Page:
Do you ever feel like you don’t know where to start when it comes time to study? Do you feel like your high school study habits just aren’t producing the results you want? Do you ever find yourself cramming at the last minute and struggling to cover everything?
Maybe you’re like many other college students, and you’ve realized that your high school study strategies are not as effective in college. You may have also found that preparing for college exams takes a lot more time than preparing for tests in high school. Navigating this transition can be challenging, but with active study strategies and planning skills, you can make your exam prep process more effective and efficient. This handout offers four easy-to-use steps for planning an effective and organized test study routine. Remember, the earlier you start planning and begin studying, the better the chance your test study routine will be effective.
The first step to test prep is to determine what you know and don’t know. Gather your course materials (syllabi, readings, notes, etc.) and determine what you have already learned so you don’t waste your time studying what you already know. If you do this before diving into studying, you will be able to focus your time and energy on the areas of most importance.
Use the syllabus, textbook, notes, and quizzes to make a list of the topics likely to be tested. After you have this list, hide all notes and readings so you can test your understanding of each key concept.
Remember, students tend to overestimate their understanding of topic until they are pressed into details, so the more specific you can be in your self-assessment, the better. As you test, ask yourself how well can you summarize main ideas, do sample problems, recall facts from memory, and apply concepts in a new way.
How did you do? Rate your skill and understanding on each bit of content from your list. Assign each topic a score 1-3 (1 = Don’t know; 2 = Sort of know; 3) Know. Use this list to inform the next step of the process.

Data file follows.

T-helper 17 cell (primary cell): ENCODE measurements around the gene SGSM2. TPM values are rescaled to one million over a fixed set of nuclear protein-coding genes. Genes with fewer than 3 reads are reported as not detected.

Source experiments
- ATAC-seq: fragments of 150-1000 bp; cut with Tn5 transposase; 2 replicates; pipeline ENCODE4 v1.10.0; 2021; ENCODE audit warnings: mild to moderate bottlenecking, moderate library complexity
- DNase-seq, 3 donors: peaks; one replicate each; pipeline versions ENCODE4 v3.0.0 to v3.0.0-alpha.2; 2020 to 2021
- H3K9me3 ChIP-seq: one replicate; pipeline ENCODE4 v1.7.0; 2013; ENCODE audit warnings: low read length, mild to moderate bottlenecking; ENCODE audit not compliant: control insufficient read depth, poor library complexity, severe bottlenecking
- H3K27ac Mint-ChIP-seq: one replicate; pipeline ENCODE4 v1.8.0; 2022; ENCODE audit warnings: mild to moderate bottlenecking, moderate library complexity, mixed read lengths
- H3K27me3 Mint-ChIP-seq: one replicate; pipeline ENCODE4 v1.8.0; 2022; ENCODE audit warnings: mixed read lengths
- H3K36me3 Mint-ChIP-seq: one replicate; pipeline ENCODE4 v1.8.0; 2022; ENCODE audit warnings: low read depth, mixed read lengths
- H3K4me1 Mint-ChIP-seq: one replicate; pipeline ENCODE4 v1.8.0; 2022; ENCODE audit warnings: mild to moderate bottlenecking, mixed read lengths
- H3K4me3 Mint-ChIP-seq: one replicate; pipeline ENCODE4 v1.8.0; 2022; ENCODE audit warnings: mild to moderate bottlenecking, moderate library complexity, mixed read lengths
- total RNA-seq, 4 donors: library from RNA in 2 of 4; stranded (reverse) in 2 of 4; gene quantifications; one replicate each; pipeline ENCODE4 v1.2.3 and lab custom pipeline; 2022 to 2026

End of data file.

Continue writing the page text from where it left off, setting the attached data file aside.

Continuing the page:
Once you assess your knowledge, make a study guide that merges the main ideas from class notes and readings. In one study on test prep, researchers found that students who used study guides scored higher. Another study found that students who used study guides experienced significantly less stress than their peers. Focusing on the concepts you rated with a 1 or 2 before, find the best way to organize this information for yourself.
Here are some study methods you can try:
Try flash cards. The process of making the flash cards can be a great review of the material, but be sure to include time for testing yourself with them. You can use apps like Quizlet if digital flash cards work for you. Either way, cover the answers or explanations while you are testing yourself. Only flip the flashcards after you have answered and are ready to check for accuracy. This will force your brain to do the work and will enable you to understand and retain information better.
You don’t have to go it alone. Try studying with a study partner using your class and reading notes.
Ask and answer questions. Generate higher-level thinking questions to test yourself. Creating questions can help you understand the ideas and then practice applying them.